By JESSE LEON GUERRERO
Joint Region Marianas Public Affairs
ASAN, Guam—Sixteen sailors stationed in Guam were among the first in the Navy in 2013 to accept the rank and responsibility of chief petty officer at a pinning ceremony at Top O’ the Mar in Asan, Guam, on Sept. 13.
Chief selects from U.S. Naval Base Guam, Coastal Riverine Group 1 Det. Guam, Explosive Ordnance Disposal Mobile Unit 5, Joint Region Marianas, Naval Special Warfare Unit 1, and Naval Operations Support Center Guam were welcomed to the Navy’s chiefs’ mess.
The guest speaker, NSWU-1 Command Master Chief Carl Denger, led the audience in thanking the family members of the chief selects and said they should be proud of their achievements.
“We have great leaders, as smart and dedicated sailors in all ranks just like you,” he said. “Lean on each other, teach, train, coach, reward, build each other up. Now you have the chiefs’ mess to lean on. You can leverage that pool of talent and resources and all the skills, leadership and experience of the guys who’ve walked the road before you.”
Denger encouraged the chief selects to make the right decisions when faced with challenges, highlighting issues such as sexual assault, terrorism, budget constraints, post-traumatic stress and suicide.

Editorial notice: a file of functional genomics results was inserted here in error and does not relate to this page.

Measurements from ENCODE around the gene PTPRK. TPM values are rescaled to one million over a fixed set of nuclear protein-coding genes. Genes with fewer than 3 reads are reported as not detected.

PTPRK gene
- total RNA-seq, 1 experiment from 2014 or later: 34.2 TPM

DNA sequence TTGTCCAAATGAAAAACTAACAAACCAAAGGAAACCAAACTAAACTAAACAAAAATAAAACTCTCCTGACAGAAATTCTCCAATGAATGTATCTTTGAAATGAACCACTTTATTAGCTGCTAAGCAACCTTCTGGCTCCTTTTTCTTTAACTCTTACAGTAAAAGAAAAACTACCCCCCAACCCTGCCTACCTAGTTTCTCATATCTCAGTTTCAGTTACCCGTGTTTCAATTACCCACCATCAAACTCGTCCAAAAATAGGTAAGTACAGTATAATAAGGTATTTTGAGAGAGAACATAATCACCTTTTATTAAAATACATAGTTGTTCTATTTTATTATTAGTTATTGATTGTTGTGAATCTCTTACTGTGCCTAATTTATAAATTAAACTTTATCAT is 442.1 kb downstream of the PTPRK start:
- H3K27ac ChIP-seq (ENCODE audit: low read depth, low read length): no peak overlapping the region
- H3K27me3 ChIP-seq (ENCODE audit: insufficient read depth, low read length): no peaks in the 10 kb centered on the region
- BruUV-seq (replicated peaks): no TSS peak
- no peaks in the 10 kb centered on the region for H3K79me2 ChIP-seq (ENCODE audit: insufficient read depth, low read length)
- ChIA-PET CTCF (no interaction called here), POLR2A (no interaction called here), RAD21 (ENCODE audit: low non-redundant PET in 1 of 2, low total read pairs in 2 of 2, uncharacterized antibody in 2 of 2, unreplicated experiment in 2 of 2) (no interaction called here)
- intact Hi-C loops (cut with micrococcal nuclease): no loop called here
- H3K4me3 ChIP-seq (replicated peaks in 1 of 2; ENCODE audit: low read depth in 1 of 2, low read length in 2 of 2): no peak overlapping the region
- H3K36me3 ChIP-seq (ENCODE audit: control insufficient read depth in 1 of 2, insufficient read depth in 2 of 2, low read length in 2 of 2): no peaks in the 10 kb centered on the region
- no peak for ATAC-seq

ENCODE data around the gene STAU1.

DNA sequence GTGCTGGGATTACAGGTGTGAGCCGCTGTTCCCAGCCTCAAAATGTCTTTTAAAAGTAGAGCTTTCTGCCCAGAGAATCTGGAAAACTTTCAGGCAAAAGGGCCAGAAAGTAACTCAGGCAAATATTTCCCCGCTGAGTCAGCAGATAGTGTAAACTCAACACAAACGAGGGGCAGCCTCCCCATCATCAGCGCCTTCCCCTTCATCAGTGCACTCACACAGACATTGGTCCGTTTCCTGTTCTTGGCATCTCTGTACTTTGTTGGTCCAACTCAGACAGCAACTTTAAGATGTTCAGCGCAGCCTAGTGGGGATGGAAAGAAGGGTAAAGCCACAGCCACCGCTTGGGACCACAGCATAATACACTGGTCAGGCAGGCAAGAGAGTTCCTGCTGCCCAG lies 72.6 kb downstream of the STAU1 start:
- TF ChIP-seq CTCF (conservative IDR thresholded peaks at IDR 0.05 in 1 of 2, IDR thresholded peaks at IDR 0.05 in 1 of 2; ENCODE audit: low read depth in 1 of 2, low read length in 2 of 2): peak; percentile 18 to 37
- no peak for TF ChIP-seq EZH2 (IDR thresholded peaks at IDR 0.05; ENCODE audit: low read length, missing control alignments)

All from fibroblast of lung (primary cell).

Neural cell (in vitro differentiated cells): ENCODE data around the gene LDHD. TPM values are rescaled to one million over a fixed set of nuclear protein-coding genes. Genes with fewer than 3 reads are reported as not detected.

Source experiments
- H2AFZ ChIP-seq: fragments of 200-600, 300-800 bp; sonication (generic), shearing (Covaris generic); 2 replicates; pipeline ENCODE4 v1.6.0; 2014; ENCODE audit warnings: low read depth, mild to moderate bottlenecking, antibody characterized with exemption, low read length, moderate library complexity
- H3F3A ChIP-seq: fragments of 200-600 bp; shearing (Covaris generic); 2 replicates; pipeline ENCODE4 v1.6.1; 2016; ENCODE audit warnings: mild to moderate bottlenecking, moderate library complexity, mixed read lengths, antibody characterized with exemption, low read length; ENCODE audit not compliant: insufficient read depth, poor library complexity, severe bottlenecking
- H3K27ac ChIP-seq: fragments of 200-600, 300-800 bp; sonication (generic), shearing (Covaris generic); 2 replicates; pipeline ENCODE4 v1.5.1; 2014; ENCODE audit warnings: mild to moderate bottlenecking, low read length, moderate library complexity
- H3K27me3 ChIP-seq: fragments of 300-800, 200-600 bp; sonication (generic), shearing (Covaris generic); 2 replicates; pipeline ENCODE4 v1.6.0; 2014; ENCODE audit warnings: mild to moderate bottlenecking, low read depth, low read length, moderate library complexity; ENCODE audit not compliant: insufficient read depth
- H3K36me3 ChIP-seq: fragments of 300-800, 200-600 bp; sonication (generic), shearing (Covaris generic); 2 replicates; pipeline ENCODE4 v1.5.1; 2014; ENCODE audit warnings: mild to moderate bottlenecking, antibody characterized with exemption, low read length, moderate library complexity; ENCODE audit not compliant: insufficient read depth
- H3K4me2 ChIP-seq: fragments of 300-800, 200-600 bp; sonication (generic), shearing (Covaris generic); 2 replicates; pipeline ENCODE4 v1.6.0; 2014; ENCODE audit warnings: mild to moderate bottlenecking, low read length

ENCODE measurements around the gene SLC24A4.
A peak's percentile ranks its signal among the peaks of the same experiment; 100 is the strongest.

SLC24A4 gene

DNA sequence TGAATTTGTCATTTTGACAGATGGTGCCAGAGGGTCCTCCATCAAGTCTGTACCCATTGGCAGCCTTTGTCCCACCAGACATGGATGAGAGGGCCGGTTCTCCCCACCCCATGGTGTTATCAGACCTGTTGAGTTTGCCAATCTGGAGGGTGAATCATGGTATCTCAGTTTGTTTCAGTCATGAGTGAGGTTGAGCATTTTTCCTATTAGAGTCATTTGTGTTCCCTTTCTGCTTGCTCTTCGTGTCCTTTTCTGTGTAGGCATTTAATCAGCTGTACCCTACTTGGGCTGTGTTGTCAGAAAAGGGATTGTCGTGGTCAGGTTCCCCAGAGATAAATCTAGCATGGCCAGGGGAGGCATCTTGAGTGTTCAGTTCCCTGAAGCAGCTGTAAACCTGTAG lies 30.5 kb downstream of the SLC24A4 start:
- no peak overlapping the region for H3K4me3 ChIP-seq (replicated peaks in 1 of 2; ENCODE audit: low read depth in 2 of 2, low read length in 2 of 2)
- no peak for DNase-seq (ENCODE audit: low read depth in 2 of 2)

Following the keynote address, dozens of family members and friends took part in the ceremony by attaching gold anchor pins to their loved one’s khaki uniforms. The chief selects’ sponsors also placed combination covers on each of their heads after they were called to the front of the room.
Chief Operations Specialist Sean Cadet, of JRM, said becoming a chief petty officer meant he is now part of an exclusive fellowship. Cadet thanked his wife for her support since his enlistment 16 years ago and said that the chiefs he served under also made an impact on his life.
“The way that they operate as a chief, leading from the front, always making wise decisions and the confidence that they display through daily operations is really impressive,” he said. “It was something that inspired me to keep pressing forward.”
Each sponsor chosen by the chief selects played an important role in preparing them for their career advancement. During the six weeks leading up to the ceremony, the chief selects trained under their sponsor’s guidance in Phase II of the yearlong development program called CPO 365.
Chief Master-at-Arms Ron Barcinas, of NOSC Guam, said he was proud to represent Guam’s southern village of Merizo, where he grew up, and he could not have accomplished the advancement without his family and mentors.
“What I’m looking forward to is to helping out our junior Sailors, to continue to mentor and guide them to the best of my ability,” Barcinas said. “With the strength and guidance of the chiefs’ mess, I’ll carry that further.”